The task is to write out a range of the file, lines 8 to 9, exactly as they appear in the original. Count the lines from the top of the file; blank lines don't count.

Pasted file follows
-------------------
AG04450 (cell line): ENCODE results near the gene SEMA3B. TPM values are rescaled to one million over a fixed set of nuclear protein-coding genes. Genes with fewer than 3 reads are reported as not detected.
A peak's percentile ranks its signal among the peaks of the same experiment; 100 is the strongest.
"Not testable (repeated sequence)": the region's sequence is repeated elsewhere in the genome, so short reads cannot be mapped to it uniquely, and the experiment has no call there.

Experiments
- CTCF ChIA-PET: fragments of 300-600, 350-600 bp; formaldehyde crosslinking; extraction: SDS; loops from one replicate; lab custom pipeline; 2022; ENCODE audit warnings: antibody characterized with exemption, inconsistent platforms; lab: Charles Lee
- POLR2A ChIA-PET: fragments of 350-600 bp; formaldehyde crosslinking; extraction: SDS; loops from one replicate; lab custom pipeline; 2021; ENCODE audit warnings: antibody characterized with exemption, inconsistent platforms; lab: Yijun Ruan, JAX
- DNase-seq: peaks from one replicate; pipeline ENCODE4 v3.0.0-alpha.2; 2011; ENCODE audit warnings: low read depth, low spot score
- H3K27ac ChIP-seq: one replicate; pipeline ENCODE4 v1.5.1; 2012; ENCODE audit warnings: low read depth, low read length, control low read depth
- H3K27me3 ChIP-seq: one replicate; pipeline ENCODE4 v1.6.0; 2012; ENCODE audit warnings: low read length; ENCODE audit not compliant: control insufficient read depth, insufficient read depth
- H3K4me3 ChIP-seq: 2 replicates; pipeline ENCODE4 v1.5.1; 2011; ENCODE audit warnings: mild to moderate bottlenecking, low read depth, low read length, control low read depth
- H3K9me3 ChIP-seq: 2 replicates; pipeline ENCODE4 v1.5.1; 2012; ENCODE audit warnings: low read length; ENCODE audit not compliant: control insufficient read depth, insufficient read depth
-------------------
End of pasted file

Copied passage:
- H3K27ac ChIP-seq: one replicate; pipeline ENCODE4 v1.5.1; 2012; ENCODE audit warnings: low read depth, low read length, control low read depth
- H3K27me3 ChIP-seq: one replicate; pipeline ENCODE4 v1.6.0; 2012; ENCODE audit warnings: low read length; ENCODE audit not compliant: control insufficient read depth, insufficient read depth